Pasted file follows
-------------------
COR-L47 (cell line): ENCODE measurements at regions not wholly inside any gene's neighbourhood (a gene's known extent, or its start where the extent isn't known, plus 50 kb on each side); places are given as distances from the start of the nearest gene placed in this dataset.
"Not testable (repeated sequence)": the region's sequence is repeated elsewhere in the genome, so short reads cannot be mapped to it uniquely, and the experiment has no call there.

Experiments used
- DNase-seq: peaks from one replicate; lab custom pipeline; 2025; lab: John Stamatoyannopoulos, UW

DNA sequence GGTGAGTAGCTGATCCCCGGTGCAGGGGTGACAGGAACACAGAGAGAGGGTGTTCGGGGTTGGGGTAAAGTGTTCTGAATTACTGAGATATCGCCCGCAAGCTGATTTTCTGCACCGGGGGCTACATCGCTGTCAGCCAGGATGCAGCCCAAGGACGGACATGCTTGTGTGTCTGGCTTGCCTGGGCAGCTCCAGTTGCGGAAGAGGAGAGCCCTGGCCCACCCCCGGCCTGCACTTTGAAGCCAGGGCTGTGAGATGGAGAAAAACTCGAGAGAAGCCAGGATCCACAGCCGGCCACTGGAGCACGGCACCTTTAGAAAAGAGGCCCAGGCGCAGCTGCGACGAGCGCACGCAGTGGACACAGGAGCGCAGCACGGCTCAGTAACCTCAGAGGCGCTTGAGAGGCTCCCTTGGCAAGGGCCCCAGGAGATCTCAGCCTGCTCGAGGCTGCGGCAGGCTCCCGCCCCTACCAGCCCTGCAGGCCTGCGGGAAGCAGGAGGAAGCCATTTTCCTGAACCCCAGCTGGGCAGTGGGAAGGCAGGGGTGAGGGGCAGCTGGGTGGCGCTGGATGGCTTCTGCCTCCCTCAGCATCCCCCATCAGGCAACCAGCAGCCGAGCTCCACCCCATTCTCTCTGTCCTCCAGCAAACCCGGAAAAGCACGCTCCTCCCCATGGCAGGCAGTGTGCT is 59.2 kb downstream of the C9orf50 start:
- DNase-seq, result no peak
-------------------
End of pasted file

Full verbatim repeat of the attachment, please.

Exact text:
COR-L47 (cell line): ENCODE measurements at regions not wholly inside any gene's neighbourhood (a gene's known extent, or its start where the extent isn't known, plus 50 kb on each side); places are given as distances from the start of the nearest gene placed in this dataset.
"Not testable (repeated sequence)": the region's sequence is repeated elsewhere in the genome, so short reads cannot be mapped to it uniquely, and the experiment has no call there.

Experiments used
- DNase-seq: peaks from one replicate; lab custom pipeline; 2025; lab: John Stamatoyannopoulos, UW

DNA sequence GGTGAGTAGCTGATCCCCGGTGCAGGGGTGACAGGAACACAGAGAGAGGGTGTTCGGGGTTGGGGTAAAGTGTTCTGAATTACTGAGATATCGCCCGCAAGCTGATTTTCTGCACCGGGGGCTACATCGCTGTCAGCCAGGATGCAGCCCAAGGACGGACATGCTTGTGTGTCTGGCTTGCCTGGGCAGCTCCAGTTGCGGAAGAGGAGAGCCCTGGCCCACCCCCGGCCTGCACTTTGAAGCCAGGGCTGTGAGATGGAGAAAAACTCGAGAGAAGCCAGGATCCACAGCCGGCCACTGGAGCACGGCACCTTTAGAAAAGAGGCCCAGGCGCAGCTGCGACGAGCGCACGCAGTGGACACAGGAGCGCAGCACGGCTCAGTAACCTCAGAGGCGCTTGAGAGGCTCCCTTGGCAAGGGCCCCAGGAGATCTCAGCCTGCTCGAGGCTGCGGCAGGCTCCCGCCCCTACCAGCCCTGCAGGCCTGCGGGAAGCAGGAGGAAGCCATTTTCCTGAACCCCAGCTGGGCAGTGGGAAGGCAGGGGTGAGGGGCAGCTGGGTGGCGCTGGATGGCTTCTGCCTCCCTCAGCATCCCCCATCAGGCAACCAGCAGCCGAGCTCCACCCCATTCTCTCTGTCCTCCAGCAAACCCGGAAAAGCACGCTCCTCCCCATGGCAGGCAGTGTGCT is 59.2 kb downstream of the C9orf50 start:
- DNase-seq, result no peak